Years of Work Pays Off for Chicago Clean Air
Years of work and thousands of flyers and petition signatures later, the Fisk and Crawford coal plants in Chicago recently flipped the switch and ceased burning coal, marking yet another major victory for Sierra Club's Beyond Coal campaign and the community groups and allies fed up with Big Coal's toxic pollution.
For Tony Fuller, a Sierra Club lead volunteer who has been working to replace Chicago coal plants with clean energy for five years, the victory is as good as it gets.
"We worked on long time on this. Chicago has a number of community groups that had organized specifically around local environmental issues," he says. "They were talking with the community directly. The problem was getting the attention of City Hall. When we all came together and created a coalition and fought the power plants in unison, that's when we were gaining momentum."
The Fisk plant began operating during the Roosevelt administration ... the Theodore Roosevelt administration -- that's how old and dirty it was. The Crawford plant began operating in the 1920s. Over the years the plants provided little protection for residents as Chicago grew. With many Latino and African American families nearby, it became a question of environment justice.
"There would be high ozone days where you could feel it. And especially for those with their children, mothers would talk about the asthma effects that their children would have," Tony says. "We had members who weren't even from the community affected after moving to Chicago. They'd say they could feel the difference in the air quality and their general ability to go outside."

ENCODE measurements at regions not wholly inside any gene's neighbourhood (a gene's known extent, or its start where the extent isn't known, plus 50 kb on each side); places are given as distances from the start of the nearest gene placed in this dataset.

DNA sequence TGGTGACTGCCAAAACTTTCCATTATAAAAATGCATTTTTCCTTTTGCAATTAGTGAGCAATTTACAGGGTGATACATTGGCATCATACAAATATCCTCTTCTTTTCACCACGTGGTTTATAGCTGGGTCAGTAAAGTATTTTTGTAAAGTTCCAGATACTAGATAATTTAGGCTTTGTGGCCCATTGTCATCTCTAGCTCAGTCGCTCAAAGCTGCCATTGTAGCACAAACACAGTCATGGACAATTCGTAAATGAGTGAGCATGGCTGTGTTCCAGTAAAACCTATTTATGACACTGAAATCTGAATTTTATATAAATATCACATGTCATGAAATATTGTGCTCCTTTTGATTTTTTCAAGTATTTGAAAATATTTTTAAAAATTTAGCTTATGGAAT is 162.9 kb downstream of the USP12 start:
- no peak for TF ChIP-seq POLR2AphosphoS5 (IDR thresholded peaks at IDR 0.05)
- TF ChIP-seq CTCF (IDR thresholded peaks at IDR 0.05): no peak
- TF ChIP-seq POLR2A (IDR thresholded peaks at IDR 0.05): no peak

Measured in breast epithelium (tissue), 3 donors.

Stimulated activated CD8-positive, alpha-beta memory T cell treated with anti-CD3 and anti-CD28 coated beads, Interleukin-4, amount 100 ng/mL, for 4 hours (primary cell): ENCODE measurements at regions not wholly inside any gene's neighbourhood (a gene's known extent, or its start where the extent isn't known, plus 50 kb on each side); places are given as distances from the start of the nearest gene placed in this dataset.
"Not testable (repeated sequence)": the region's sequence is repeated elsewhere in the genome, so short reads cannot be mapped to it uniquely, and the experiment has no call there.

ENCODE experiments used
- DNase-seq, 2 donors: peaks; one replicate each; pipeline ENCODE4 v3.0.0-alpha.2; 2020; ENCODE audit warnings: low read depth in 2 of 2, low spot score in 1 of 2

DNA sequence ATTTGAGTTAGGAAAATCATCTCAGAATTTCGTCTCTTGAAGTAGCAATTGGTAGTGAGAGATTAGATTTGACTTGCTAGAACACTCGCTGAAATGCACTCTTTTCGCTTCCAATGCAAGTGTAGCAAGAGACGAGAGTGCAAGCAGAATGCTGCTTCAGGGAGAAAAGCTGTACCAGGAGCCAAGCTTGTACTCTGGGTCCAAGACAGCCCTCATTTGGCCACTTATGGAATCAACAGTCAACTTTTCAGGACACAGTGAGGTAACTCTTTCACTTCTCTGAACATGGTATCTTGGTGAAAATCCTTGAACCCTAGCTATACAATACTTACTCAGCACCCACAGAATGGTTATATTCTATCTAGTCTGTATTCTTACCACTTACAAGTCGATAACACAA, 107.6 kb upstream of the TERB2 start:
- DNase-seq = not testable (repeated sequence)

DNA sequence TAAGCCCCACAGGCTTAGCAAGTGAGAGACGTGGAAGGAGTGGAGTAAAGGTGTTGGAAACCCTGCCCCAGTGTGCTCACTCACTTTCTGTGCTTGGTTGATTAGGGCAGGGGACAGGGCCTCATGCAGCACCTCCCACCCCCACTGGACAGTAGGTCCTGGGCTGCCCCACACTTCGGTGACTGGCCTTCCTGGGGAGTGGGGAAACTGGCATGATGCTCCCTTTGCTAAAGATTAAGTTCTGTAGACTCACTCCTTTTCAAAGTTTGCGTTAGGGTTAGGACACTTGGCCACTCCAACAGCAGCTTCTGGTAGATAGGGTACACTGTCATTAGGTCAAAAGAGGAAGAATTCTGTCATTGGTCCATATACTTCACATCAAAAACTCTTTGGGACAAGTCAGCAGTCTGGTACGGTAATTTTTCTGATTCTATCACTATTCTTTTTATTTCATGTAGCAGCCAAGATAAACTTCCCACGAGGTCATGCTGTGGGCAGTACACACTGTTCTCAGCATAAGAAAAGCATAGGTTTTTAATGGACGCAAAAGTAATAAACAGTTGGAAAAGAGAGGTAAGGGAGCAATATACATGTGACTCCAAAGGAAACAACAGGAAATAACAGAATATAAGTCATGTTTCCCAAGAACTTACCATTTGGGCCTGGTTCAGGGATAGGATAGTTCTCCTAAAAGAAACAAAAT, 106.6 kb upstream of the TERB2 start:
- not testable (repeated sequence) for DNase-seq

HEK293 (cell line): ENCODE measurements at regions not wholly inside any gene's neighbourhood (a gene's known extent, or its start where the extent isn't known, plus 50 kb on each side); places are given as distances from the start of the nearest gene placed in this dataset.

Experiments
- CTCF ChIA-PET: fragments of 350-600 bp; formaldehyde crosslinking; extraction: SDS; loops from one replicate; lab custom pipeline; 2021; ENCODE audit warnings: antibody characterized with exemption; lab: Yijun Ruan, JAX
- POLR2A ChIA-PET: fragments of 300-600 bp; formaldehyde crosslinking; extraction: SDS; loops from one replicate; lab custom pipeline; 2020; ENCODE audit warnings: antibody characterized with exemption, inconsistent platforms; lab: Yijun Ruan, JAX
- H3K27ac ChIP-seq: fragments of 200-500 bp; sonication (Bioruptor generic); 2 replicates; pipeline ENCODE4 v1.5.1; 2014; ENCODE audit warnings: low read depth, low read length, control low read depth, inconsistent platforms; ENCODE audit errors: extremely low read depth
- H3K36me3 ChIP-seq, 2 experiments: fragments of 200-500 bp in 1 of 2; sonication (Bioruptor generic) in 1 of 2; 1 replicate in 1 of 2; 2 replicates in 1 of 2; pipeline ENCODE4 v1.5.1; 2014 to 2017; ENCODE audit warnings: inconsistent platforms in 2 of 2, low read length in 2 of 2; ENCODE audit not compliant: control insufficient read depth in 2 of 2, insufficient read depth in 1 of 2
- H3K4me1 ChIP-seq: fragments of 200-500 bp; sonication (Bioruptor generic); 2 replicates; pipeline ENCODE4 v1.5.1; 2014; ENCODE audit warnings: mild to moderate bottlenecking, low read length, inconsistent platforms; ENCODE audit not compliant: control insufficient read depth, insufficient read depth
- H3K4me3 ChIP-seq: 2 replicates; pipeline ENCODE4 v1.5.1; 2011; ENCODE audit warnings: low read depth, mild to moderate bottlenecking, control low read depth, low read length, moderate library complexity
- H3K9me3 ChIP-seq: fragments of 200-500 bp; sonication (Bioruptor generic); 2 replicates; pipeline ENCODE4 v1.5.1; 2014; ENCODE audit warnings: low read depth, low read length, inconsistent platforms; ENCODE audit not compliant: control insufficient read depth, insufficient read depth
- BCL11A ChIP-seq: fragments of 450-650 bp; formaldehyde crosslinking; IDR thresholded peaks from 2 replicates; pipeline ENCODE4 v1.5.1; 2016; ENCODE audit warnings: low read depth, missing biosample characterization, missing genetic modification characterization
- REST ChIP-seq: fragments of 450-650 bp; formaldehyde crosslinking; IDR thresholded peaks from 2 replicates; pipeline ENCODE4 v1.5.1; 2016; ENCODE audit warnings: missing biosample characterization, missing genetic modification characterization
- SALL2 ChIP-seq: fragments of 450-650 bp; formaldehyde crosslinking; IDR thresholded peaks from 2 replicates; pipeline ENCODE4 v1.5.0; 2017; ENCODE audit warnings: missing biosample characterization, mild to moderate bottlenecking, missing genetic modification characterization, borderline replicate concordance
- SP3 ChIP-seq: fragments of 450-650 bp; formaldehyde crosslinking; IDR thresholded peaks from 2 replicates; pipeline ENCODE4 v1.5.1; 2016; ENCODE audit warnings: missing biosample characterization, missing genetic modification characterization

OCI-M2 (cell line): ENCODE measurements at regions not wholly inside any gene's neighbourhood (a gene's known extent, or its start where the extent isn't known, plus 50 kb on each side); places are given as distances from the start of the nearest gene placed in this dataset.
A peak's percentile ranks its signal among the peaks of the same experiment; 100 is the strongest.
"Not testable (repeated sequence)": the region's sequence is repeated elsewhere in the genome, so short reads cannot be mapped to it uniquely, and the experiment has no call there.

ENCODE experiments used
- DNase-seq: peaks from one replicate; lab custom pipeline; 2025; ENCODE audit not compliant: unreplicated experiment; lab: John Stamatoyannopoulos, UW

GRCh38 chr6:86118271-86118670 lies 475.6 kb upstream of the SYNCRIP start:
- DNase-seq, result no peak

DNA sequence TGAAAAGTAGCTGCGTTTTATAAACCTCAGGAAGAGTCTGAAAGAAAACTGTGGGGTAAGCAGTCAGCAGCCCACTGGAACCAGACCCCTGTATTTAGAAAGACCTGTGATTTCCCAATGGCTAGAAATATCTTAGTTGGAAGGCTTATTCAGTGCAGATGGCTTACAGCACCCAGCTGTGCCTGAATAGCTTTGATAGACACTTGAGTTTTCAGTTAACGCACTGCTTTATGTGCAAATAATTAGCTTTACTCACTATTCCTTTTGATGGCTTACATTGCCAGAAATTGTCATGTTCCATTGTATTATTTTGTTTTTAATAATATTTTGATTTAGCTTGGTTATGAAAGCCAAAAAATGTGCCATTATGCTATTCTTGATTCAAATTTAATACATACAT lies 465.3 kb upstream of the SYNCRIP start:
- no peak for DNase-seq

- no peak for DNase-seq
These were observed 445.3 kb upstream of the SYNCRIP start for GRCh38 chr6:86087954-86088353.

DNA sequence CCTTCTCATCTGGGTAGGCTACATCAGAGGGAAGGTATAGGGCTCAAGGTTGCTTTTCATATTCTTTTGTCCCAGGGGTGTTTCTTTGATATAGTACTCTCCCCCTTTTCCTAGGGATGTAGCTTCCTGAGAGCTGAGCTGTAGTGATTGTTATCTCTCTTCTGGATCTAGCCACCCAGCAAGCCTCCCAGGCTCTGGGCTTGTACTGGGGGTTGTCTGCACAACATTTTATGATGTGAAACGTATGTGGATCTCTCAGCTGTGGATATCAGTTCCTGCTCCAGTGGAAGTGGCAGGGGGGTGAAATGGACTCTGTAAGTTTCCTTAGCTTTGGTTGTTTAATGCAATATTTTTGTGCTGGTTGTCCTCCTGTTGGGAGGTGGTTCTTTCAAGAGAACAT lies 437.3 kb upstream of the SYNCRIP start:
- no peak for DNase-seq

Traditionally Big Coal had the blessings of Chicago politicians. But Tony noticed the tables turning early last year when Councilman Danny Solis, who was running for reelection, threw his support behind the city's proposed Clean Power Ordinance, which was designed to reduce harmful emissions.
The historic victory has reverberated across the country.
"We don't have to wait for Congress,'' Bruce Nilles, Sierra Club's Beyond Coal Campaign Director told the Chicago Tribune. "If we can shut two coal plants down in Chicago, what is stopping us from methodically going community by community, state by state, and achieving the same pollution reductions we would have if we'd passed a climate change bill back in 2010?"
Activist Cheryl Johnson speaks at a rally outside Chicago City Hall earlier this year. She's the daughter of Hazel Johnson, known as the "mother of the environmental justice movement," who died last year.
Chicago activists have the wind at their backs. The two coal plant retirements coincided with the governor's veto of a bill that would have allowed the energy company Leucadia to build a coal gasification plant in the city's Southeast area and raise rates.
"There's a perception that Illinois is a coal state and there are forces that want to subsidize coal use in the state. By having this campaign organize against the Fisk and Crawford plants, we were able to mobilize easier against the Leucadia site," Tony says.
The focus now shifts to the November ballot. Chicago voters will get the chance to approve an energy aggregation system that could boost clean energy and lower costs for consumers.
"We are trying to enlighten and inform as many people as possible on this, and of course, we only have a few months to do it," said 20-year Sierra Club activist Rose Gomez, who also spearheaded efforts to switch the city from coal. "Our coalition is made up of nearly 20 different organizations and everyone is reaching out and working with the same effort to get to as many votes as possible."
Congratulations to our amazing organizers and activists in Chicago!
Images courtesy Tony Fuller.
-- Brian Foley